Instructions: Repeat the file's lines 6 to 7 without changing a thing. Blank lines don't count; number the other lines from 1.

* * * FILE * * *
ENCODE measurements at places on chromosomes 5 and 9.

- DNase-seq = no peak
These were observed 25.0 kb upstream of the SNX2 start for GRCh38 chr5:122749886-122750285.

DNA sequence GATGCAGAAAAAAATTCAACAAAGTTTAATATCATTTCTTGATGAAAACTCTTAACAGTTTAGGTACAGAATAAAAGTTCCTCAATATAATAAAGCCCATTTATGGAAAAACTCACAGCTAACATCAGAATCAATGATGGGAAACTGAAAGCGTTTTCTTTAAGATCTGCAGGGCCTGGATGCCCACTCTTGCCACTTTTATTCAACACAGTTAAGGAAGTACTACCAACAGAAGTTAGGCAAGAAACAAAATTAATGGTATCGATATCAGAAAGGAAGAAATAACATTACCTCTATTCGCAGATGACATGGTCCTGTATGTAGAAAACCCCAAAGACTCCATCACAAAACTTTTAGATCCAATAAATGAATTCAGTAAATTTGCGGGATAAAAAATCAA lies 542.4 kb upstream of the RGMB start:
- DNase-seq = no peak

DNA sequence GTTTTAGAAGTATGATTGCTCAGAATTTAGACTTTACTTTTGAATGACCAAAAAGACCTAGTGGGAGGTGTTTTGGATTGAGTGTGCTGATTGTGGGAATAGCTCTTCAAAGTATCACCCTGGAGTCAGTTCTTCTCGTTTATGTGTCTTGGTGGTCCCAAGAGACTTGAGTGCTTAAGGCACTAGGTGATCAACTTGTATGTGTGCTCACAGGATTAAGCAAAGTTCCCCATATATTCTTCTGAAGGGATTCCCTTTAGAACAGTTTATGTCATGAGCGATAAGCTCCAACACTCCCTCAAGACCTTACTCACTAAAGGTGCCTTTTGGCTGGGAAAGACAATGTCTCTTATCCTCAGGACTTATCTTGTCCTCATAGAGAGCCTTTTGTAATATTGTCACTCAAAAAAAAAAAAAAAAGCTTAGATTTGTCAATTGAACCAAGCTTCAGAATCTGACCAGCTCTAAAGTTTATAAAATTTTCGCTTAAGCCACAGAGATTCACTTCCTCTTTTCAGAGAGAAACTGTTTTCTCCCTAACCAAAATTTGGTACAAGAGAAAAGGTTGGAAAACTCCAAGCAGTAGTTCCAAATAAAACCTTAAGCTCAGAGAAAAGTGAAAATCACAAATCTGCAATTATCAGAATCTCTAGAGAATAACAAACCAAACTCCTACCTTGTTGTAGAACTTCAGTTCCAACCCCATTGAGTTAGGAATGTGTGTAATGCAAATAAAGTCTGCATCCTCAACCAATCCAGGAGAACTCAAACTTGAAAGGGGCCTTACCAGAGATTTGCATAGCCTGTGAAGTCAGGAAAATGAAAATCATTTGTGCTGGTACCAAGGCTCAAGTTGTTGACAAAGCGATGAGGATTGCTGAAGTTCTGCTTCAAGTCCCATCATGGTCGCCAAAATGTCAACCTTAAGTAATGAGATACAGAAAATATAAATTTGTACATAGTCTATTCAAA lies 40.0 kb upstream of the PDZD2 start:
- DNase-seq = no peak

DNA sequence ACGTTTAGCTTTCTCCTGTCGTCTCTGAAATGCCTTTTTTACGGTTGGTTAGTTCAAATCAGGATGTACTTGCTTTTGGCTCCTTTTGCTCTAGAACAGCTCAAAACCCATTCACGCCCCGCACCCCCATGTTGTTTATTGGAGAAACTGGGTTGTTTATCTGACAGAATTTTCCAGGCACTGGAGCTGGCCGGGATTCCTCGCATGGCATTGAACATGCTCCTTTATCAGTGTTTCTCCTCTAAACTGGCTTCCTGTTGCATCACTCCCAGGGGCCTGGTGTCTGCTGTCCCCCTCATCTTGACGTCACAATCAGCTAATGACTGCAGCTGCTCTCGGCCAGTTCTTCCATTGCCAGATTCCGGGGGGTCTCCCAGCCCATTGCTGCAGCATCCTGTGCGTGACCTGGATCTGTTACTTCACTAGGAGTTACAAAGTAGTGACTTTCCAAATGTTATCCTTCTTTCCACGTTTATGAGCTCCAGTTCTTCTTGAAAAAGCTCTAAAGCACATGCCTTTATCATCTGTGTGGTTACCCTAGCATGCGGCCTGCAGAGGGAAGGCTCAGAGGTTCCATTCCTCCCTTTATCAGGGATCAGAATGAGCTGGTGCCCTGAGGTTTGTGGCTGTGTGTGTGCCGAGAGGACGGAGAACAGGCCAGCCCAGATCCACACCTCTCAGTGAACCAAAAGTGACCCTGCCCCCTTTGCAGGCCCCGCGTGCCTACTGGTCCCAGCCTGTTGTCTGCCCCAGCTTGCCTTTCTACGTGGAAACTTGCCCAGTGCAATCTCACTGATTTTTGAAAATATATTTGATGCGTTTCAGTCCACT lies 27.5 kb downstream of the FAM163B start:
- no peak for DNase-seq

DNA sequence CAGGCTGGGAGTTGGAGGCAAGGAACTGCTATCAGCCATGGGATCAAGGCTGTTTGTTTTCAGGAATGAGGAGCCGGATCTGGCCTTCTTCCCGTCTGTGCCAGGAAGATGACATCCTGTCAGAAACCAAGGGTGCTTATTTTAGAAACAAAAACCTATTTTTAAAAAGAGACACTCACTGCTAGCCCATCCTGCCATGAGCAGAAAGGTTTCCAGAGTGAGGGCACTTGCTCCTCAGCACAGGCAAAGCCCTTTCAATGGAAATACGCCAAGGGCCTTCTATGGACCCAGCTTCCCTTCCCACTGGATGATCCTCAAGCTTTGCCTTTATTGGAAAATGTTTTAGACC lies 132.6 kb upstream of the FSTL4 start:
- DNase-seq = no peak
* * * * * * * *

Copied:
DNA sequence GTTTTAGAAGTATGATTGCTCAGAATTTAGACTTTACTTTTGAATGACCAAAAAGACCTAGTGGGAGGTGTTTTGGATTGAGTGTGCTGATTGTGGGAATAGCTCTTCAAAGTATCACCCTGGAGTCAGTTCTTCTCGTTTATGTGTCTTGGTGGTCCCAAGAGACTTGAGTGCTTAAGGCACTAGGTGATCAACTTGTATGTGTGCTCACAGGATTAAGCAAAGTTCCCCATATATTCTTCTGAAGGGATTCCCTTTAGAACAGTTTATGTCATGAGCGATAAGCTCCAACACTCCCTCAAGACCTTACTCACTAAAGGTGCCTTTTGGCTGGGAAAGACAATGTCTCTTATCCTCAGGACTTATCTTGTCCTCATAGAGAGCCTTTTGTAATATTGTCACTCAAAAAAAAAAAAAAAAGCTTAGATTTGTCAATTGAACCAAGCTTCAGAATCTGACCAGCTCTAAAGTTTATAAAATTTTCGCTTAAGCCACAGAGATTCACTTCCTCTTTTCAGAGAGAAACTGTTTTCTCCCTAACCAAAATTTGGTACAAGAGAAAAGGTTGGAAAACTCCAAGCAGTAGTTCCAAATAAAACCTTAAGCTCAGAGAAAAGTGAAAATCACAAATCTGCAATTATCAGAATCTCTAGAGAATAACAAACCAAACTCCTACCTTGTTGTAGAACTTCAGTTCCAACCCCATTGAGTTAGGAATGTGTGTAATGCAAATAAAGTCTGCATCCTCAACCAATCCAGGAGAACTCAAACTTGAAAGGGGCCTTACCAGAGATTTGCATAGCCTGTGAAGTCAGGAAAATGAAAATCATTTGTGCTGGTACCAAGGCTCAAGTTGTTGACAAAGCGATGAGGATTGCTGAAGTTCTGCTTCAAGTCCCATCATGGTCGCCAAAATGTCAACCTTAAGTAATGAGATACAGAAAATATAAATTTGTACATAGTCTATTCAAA lies 40.0 kb upstream of the PDZD2 start:
- DNase-seq = no peak